When Phil Moore’s 16-year-old son first told his mother he was gay Moore responded as many parents would have in the early 1980s. “I said ‘it’s all right darling, it’s a passing phase, you’ll grow out of it’. I told him ‘we love you and we won’t talk about it anymore’. I gave him a hug and that was the end of that, I thought.”
However, unlike most Irish parents with a gay child in the 1980s, Moore and her husband decided to research what it actually meant to be gay. She had read about homosexuality and remembers her family talking about “a funny uncle” but wanted to learn more. “There was no such thing as someone being gay then, it didn’t cross our minds.”
More than three decades on, Moore sits at her kitchen table looking fondly at a small plaque she has received just days before we meet. The tablet is decorated with the bright rainbow colours representative of the LGBTQ community under which the name "Phil Moore" is printed in block capital letters. "By Dublin LGBTQ Pride on the 25th anniversary of the decriminalisation of homosexuality in Ireland, " it writes. "A mother's love can move a nation."
It was, in fact, Moore’s deep, enduring love for her son that led her to take part in a meeting 25 years ago with then minister for justice Máire Geoghegan-Quinn calling for the decriminalisation of homosexuality.
By this point Moore was an active member of the LGBT community, offering support to both young people and their parents coming to terms with the child's sexuality. After her own son came out, Moore and her husband began visiting the Hirschfeld Centre in Temple Bar where young gay men and women would gather to socialise. She was shocked to discover many of the people she met had been rejected by their families because of their sexuality.
"Some had been thrown out, others were beaten up by their fathers. In one case a mother packed a suitcase and told him never to come back again. They were left to roam the streets. There was self-harm, there were drugs, there were some suicides. She began volunteering at the National Gay Federation helpline reassuring distraught parents and children. "I always listened to them and then asked 'do you love your child?' Once you get to that stage they begin to calm down and think 'yes, I do'."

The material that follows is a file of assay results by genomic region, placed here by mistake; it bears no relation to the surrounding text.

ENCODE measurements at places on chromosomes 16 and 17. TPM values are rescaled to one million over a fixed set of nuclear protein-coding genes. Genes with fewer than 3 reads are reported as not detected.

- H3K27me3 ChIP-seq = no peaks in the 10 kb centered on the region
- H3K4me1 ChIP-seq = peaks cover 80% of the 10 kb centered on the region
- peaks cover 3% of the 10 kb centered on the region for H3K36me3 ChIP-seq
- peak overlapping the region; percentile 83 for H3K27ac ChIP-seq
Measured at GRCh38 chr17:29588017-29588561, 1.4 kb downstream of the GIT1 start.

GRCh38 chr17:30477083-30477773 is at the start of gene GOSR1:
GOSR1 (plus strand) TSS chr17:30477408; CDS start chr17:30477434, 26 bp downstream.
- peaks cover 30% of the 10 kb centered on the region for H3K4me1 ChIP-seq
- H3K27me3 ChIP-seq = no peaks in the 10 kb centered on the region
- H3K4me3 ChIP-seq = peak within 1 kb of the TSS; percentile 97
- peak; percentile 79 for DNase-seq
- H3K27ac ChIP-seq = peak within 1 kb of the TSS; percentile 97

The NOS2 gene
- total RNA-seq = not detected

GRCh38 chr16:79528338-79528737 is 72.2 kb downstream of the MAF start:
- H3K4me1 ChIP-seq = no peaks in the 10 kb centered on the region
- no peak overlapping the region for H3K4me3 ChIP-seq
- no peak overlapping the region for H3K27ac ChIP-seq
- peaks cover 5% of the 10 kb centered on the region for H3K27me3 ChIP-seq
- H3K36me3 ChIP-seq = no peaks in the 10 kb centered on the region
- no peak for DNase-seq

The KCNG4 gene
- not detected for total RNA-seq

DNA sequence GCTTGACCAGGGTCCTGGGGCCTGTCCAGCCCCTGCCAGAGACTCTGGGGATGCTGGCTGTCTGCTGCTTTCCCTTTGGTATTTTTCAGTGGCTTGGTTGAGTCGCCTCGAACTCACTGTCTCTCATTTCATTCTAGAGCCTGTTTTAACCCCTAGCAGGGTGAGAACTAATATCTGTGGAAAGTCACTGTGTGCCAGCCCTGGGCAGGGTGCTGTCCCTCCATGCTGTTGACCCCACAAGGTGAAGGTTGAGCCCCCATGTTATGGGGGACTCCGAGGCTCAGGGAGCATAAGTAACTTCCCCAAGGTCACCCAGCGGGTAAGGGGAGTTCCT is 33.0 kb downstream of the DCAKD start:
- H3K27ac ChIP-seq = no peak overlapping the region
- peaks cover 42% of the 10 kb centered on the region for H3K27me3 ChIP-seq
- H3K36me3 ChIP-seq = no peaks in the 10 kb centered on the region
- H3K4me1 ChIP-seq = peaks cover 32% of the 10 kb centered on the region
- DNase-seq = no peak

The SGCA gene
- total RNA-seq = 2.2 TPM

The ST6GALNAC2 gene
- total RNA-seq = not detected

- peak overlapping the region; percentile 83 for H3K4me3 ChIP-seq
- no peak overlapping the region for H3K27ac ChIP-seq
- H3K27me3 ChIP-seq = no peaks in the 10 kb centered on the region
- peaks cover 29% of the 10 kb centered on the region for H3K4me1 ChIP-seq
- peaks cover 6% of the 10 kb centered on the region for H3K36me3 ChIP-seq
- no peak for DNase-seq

Moore was involved in setting up a small group called the Parents Inquiry which spoke at schools and universities around the country. “Because we were mothers and fathers they couldn’t really attack us. There were some who would have loved to but we were just parents loving our children.” As the movement calling for the decriminalisation of homosexuality in Ireland gained momentum Moore also began campaigning on radio and TV.
When, in 1993, she was invited to take part in a meeting with Geoghegan-Quinn Moore sat quietly at the back of the room as the three other participants from the LGBT community clearly laid out their arguments for an end to the law targeting gay people. She remembers the surprise on Geoghegan-Quinn’s face when the “very motherly” woman sitting at the back of the room began to speak. “She was probably thinking what on earth is she doing here,” recalls Moore.
“When it came to my turn she just opened her eyes, put down her pen and listened to me. All I did was talk about my son. I said I had a wonderful son and isn’t it a shame that the world thinks he’s a criminal?”
Geoghegan-Quinn would later say this moment – when Phil Moore recounted how Irish society had rejected her son because of his sexuality – was what pushed her to fight for the proposal to end decriminalisation. The minister brought Moore's arguments to her colleagues in Fianna Fáil, repeating the question of what they would do if their own child came out as gay. On June 24th, 1993, the Criminal Law (Sexual Offences) 1993 Bill was passed, bringing an end to the criminalities of homosexuality.
“It’s incredible the difference between then and now, especially with the marriage equality referendum,” says Moore. “After the referendum people were saying ‘I can walk down the street now and I’m not afraid’.”
The Government’s apology last week for the hurt and stigma inflicted on thousands of gay men criminalised by the State was another moment of relief in the long journey toward acceptance, says Moore. “The apology was so important because there’s such a history of hidden lies and older men still who are cut off. Their lives could have been so different.”
This week Moore and Geoghegan-Quinn are set to meet for the first time since they sat together in a meeting room 25 years ago. “I just want to give her a big hug, that’s all. “We’re at a good place now. There’s still prejudices out there but it’s not as bad as before. There’s an acceptance now.”